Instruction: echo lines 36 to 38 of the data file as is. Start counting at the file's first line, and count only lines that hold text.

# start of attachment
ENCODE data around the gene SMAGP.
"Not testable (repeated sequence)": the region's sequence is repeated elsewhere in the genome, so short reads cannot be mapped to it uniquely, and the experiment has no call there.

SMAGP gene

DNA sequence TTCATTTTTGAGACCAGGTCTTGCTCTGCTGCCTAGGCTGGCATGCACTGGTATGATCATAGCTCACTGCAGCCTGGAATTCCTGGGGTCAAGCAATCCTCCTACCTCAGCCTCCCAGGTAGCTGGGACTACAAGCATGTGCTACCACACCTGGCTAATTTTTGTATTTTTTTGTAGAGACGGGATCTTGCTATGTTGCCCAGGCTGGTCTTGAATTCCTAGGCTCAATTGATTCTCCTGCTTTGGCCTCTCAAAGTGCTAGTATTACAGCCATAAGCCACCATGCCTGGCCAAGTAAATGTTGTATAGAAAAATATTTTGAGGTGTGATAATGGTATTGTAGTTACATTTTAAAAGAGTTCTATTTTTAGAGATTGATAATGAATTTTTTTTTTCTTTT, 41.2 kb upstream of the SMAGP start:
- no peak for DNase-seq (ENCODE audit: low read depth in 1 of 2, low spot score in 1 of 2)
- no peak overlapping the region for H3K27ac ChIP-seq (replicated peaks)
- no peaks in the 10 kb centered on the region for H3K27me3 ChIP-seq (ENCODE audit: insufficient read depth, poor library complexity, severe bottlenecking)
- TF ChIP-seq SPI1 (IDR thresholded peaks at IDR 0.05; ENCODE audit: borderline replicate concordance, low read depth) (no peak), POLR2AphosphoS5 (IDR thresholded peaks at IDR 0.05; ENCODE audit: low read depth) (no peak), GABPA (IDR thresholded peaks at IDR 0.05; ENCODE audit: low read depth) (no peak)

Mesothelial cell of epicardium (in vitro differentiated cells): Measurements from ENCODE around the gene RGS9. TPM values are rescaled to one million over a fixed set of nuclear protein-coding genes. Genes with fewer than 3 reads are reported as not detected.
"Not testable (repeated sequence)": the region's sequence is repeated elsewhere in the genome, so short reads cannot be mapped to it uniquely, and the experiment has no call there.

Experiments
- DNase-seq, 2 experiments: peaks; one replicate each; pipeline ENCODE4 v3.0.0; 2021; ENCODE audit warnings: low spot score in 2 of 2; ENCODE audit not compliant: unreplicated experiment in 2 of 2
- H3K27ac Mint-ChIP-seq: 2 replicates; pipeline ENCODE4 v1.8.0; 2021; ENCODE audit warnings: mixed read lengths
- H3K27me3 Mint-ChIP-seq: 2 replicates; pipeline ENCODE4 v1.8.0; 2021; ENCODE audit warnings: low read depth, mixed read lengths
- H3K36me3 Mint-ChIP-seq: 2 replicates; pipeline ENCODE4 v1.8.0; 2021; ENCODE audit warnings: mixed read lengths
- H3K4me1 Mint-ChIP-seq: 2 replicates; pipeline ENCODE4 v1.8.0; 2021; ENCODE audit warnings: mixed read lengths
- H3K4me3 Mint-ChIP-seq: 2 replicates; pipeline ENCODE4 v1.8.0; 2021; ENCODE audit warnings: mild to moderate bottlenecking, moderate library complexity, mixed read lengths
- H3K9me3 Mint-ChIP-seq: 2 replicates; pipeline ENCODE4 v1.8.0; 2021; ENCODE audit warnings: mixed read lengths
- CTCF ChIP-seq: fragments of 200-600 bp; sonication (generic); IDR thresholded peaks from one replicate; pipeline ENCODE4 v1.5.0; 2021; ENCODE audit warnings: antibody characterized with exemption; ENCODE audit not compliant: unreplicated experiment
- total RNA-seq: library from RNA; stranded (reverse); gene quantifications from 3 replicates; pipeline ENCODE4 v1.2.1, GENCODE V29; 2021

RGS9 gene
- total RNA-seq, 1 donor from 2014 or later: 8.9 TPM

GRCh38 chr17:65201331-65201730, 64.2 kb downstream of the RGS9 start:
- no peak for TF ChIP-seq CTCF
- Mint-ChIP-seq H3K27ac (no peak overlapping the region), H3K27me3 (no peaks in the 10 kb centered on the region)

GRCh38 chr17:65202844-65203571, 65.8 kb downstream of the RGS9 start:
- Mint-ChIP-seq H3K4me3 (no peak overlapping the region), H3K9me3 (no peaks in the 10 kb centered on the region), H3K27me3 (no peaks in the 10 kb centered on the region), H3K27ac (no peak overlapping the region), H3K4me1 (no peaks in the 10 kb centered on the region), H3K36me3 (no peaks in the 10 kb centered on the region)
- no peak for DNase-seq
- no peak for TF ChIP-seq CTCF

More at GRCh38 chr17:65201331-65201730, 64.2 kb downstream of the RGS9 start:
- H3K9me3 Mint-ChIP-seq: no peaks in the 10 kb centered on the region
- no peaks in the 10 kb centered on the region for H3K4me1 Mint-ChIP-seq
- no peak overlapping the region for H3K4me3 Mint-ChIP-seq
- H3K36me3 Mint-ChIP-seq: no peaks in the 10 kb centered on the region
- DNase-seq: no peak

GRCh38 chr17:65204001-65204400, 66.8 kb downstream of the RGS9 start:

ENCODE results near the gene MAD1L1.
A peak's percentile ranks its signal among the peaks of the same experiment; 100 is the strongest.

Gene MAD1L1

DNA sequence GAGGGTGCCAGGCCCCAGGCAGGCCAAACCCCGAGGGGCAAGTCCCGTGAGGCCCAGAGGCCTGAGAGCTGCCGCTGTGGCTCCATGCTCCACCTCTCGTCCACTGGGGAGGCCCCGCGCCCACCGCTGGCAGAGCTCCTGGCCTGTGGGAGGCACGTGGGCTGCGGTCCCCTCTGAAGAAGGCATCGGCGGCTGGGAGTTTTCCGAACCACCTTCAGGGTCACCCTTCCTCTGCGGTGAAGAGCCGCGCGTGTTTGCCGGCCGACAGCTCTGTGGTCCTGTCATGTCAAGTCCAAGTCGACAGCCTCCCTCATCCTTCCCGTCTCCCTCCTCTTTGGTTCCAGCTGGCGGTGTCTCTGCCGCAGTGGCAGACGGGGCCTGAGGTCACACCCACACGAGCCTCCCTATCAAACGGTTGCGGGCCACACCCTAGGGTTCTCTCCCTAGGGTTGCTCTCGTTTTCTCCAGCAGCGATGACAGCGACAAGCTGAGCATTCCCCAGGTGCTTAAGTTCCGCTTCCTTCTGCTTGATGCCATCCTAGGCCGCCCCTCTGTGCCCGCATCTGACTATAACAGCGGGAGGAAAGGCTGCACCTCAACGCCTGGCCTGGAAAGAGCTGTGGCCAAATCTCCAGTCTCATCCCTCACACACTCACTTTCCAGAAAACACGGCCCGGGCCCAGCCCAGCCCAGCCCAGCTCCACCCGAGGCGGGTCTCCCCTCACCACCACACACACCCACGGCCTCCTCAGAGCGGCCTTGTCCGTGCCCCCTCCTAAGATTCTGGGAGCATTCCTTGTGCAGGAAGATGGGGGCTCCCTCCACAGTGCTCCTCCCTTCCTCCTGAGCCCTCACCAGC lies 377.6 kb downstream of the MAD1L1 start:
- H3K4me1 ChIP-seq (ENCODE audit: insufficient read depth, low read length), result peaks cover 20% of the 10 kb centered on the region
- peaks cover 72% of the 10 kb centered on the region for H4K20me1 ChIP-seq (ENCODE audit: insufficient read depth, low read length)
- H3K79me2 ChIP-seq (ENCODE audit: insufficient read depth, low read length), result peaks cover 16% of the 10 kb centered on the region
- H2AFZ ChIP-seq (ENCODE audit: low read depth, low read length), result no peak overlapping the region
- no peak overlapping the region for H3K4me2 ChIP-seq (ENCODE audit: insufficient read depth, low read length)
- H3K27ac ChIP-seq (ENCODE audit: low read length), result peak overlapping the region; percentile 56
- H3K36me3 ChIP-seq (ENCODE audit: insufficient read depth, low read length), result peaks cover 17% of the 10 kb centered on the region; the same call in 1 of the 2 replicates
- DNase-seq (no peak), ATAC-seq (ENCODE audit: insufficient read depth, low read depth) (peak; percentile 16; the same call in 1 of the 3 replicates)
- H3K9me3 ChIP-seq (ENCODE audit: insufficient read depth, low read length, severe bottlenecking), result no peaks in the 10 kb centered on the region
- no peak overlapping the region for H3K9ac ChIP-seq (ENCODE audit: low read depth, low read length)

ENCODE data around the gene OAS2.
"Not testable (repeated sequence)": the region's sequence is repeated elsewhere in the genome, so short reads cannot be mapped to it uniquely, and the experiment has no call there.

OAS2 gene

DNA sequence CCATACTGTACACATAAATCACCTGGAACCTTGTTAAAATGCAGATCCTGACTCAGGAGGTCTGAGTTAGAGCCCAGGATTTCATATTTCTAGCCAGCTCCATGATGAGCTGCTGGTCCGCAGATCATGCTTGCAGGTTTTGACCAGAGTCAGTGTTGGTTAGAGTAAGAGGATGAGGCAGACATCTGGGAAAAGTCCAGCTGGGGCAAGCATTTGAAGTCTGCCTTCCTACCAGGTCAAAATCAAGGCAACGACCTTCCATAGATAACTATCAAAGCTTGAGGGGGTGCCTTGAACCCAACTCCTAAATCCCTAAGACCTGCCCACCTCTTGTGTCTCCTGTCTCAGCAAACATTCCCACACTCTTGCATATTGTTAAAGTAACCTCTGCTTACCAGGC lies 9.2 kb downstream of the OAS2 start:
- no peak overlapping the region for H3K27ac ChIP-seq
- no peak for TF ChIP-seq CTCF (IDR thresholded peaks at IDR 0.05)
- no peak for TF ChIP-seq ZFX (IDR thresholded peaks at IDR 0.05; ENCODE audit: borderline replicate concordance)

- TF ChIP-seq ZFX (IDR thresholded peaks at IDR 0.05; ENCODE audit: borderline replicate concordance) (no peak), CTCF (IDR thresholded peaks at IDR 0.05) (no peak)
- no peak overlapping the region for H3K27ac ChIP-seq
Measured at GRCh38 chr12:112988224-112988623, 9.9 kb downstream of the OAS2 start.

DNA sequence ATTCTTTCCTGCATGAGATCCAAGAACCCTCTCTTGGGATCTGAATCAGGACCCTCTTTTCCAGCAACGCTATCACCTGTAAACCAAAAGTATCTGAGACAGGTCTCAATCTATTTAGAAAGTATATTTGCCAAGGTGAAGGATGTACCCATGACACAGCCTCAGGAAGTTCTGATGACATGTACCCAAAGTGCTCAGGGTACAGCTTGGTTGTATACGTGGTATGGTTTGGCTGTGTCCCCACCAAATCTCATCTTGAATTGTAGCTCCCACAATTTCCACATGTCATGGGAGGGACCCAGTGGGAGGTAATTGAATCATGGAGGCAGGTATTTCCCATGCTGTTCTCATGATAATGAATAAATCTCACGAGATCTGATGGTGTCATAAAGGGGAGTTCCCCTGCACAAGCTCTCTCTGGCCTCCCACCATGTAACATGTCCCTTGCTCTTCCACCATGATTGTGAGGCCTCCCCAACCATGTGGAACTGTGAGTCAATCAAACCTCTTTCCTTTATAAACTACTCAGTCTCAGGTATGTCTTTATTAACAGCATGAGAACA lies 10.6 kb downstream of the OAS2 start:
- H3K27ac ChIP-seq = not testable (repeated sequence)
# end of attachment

GRCh38 chr17:65204001-65204400, 66.8 kb downstream of the RGS9 start:

ENCODE results near the gene MAD1L1.
A peak's percentile ranks its signal among the peaks of the same experiment; 100 is the strongest.